Why is executive career transition critical?
“About 40% of executives who change jobs or get promoted fail in the first 18 months.” Anne, Fisher, Fortune.
Managing a career transition can be more stressful than bereavement or moving home, yet only 28% of organisations effectively prepare newly appointed leaders for the considerable change required to take on their new role.
Failures in new roles are predominantly a consequence of:
- lack of support and coaching
- poor cultural integration and relationship building
- applying practices that worked in a previous role
- not establishing clear achievable objectives
- something has changed
- making the wrong decisions by acting too quickly
When bad decisions are made, opinions are formed and credibility is lost quickly. Once confidence is lost, at the worst it is unlikely to be reinstated, or at the best, will take a long time to rebuild.
According to research from HR consultancy firm Towers Watson, a quarter of the UK workforce does not have confidence in their senior leaders - one of the top reasons why employees leave an organisation. Without confidence in leaders, managing business performance, growth and sustainability are precarious – like building a house on sand.
Research from the Harvard Business Review indicates that, on average, it takes a new mid-level manager 6.2 months to reach the break-even point. That is the point at which leaders contribute as much value as they have consumed from it.
With executive recruitment typically costing over £30k, and low UK productivity, there is a compelling justification for organisations to look at reducing inefficiencies and to increase their business performance, by providing an effectual career transition programme.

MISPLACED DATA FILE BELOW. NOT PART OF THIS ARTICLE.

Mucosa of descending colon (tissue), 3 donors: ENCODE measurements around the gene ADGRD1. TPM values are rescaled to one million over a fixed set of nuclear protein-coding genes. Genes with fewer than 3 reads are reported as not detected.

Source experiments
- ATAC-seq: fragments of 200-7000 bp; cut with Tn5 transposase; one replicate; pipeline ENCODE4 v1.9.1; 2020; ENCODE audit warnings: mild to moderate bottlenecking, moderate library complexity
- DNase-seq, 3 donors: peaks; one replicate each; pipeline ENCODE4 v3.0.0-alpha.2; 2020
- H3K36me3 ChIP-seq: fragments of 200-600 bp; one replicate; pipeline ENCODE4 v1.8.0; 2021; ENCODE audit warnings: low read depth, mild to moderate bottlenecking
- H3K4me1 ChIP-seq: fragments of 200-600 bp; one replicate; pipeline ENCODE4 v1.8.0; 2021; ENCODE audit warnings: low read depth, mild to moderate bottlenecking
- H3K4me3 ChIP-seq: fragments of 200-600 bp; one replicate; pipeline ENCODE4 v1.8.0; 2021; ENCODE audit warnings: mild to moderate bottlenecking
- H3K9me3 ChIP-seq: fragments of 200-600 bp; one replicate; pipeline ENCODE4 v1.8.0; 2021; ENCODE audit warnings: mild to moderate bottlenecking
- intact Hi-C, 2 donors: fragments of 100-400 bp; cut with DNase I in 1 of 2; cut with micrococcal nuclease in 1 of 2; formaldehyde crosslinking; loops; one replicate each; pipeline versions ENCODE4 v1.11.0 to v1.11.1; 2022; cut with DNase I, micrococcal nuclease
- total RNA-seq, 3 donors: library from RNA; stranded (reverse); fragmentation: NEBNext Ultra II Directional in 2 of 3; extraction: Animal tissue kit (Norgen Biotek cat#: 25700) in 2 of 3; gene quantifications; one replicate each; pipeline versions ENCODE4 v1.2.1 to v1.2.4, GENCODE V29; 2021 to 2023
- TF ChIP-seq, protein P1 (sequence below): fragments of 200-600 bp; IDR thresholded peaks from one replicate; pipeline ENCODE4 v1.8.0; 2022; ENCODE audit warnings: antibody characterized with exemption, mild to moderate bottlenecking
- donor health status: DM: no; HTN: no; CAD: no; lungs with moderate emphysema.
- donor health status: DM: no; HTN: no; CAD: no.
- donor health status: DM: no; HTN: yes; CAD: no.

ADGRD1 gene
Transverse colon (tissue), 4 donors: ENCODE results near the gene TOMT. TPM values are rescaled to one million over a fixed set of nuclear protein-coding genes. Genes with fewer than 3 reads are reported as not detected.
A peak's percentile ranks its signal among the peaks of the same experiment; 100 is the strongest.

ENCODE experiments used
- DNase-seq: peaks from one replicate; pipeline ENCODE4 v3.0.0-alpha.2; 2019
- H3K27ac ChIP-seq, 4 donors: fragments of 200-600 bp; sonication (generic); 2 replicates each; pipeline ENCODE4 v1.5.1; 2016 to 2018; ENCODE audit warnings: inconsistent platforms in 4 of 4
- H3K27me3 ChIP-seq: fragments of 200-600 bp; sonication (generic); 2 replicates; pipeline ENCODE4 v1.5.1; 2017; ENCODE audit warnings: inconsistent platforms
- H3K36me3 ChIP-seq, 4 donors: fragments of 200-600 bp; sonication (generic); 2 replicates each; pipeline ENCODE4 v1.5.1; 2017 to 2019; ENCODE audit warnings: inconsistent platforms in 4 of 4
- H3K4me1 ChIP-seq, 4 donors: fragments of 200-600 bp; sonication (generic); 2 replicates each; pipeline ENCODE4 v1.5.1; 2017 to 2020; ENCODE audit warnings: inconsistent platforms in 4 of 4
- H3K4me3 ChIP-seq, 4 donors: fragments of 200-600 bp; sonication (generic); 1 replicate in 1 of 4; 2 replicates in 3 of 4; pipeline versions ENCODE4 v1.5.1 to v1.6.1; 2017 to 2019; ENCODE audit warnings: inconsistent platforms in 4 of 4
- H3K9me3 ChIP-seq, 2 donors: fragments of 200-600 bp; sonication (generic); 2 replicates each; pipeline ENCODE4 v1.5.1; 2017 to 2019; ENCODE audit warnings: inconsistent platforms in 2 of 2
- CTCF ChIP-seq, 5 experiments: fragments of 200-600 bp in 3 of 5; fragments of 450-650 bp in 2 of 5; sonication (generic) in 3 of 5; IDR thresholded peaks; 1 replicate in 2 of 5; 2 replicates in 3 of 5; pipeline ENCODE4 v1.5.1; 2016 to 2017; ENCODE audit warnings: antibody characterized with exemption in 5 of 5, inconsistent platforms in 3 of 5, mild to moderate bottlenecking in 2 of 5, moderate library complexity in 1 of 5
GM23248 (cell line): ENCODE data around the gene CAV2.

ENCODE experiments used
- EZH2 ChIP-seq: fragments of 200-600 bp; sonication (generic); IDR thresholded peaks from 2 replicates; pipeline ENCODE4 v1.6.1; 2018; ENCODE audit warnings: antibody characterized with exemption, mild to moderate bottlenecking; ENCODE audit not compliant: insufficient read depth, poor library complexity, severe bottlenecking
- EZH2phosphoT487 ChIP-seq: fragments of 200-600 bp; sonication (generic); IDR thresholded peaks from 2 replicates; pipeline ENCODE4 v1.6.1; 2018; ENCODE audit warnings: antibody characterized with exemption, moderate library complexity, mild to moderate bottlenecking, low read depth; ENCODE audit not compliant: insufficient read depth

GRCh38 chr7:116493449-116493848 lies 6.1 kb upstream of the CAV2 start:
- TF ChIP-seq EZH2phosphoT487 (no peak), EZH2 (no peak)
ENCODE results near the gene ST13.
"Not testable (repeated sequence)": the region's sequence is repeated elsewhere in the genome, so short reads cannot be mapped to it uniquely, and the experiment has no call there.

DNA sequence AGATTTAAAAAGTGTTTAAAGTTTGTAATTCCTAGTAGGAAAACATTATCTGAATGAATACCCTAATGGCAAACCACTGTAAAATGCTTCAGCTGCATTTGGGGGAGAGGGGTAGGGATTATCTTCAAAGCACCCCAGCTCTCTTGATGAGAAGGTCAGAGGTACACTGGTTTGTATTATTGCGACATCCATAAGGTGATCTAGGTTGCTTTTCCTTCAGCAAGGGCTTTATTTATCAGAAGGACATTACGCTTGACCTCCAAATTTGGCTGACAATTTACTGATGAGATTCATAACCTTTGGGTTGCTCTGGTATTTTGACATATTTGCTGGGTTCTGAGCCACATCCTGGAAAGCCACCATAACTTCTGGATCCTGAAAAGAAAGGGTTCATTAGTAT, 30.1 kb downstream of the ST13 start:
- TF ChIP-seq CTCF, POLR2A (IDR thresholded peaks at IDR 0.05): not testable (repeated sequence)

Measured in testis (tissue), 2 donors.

The benefits of a career transition programme far outweigh fiscal expenditure. Accelerating success and minimising risk are critical factors in assuring sustainable, inspirational leadership; strengthening employer brand; reducing turnover and potential employment tribunal claims.
An effective career transition coaching program will significantly aid newly appointed executive leaders during their crucial first 3-6 months.
At Collingwood, we are qualified and experienced in accelerating the point at which new leaders contribute as much value to an organisation as they have consumed from it – ensuring a smooth transition, and reduced business disruption.
After all, if a CEO’s mobile was not working as it should, how long would they leave it, before taking action? 6.2 months? I very much doubt it.
So why aren’t organisations investing more into their long-term strategy, and protecting their enterprise, by putting in place an effective on-boarding program that supports leaders new to the role, with career transition coaching?
Perhaps, because they are still to be convinced of the business benefits that can be realised.
I will be continuing to share with you the what, why and how of career transition, over the next few weeks, but would love to hear any of your challenging experiences or successes.
For more information download our guide which addresses some common leadership transition challenges affecting organisations; we highlight the risks of doing nothing, the benefits of taking action and our recommendations.